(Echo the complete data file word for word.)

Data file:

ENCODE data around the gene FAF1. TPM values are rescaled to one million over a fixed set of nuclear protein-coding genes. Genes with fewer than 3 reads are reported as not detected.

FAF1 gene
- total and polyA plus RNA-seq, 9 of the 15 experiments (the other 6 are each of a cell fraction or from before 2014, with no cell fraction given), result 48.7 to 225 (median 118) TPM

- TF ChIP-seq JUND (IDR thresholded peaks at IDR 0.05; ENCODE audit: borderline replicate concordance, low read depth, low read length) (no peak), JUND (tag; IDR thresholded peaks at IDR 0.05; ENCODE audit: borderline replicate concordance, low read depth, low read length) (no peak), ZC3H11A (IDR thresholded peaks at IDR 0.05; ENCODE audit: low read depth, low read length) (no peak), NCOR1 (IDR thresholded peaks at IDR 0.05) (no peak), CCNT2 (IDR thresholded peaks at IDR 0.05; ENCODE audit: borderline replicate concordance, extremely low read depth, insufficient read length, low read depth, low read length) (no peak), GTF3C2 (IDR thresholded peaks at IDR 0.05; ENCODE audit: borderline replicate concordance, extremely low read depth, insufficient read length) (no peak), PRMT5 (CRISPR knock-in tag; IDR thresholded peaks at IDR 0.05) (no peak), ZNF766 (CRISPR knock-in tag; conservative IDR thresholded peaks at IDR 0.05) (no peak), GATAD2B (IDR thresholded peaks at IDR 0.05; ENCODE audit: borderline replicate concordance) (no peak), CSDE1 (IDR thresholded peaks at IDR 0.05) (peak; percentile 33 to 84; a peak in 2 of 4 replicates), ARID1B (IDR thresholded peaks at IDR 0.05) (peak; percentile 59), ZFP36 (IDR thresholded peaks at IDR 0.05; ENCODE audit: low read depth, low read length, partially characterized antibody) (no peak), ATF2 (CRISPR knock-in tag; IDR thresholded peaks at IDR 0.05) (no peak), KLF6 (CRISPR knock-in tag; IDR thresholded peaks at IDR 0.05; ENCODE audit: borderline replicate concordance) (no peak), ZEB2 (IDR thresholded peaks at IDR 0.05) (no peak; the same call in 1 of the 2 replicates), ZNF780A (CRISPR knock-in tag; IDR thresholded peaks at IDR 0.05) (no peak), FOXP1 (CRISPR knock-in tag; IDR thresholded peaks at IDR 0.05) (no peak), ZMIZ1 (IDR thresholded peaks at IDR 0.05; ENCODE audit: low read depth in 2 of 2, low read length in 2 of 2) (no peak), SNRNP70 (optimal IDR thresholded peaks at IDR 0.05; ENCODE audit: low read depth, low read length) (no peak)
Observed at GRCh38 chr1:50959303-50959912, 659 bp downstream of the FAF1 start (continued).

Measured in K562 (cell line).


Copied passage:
ENCODE data around the gene FAF1. TPM values are rescaled to one million over a fixed set of nuclear protein-coding genes. Genes with fewer than 3 reads are reported as not detected.

FAF1 gene
- total and polyA plus RNA-seq, 9 of the 15 experiments (the other 6 are each of a cell fraction or from before 2014, with no cell fraction given), result 48.7 to 225 (median 118) TPM

- TF ChIP-seq JUND (IDR thresholded peaks at IDR 0.05; ENCODE audit: borderline replicate concordance, low read depth, low read length) (no peak), JUND (tag; IDR thresholded peaks at IDR 0.05; ENCODE audit: borderline replicate concordance, low read depth, low read length) (no peak), ZC3H11A (IDR thresholded peaks at IDR 0.05; ENCODE audit: low read depth, low read length) (no peak), NCOR1 (IDR thresholded peaks at IDR 0.05) (no peak), CCNT2 (IDR thresholded peaks at IDR 0.05; ENCODE audit: borderline replicate concordance, extremely low read depth, insufficient read length, low read depth, low read length) (no peak), GTF3C2 (IDR thresholded peaks at IDR 0.05; ENCODE audit: borderline replicate concordance, extremely low read depth, insufficient read length) (no peak), PRMT5 (CRISPR knock-in tag; IDR thresholded peaks at IDR 0.05) (no peak), ZNF766 (CRISPR knock-in tag; conservative IDR thresholded peaks at IDR 0.05) (no peak), GATAD2B (IDR thresholded peaks at IDR 0.05; ENCODE audit: borderline replicate concordance) (no peak), CSDE1 (IDR thresholded peaks at IDR 0.05) (peak; percentile 33 to 84; a peak in 2 of 4 replicates), ARID1B (IDR thresholded peaks at IDR 0.05) (peak; percentile 59), ZFP36 (IDR thresholded peaks at IDR 0.05; ENCODE audit: low read depth, low read length, partially characterized antibody) (no peak), ATF2 (CRISPR knock-in tag; IDR thresholded peaks at IDR 0.05) (no peak), KLF6 (CRISPR knock-in tag; IDR thresholded peaks at IDR 0.05; ENCODE audit: borderline replicate concordance) (no peak), ZEB2 (IDR thresholded peaks at IDR 0.05) (no peak; the same call in 1 of the 2 replicates), ZNF780A (CRISPR knock-in tag; IDR thresholded peaks at IDR 0.05) (no peak), FOXP1 (CRISPR knock-in tag; IDR thresholded peaks at IDR 0.05) (no peak), ZMIZ1 (IDR thresholded peaks at IDR 0.05; ENCODE audit: low read depth in 2 of 2, low read length in 2 of 2) (no peak), SNRNP70 (optimal IDR thresholded peaks at IDR 0.05; ENCODE audit: low read depth, low read length) (no peak)
Observed at GRCh38 chr1:50959303-50959912, 659 bp downstream of the FAF1 start (continued).

Measured in K562 (cell line).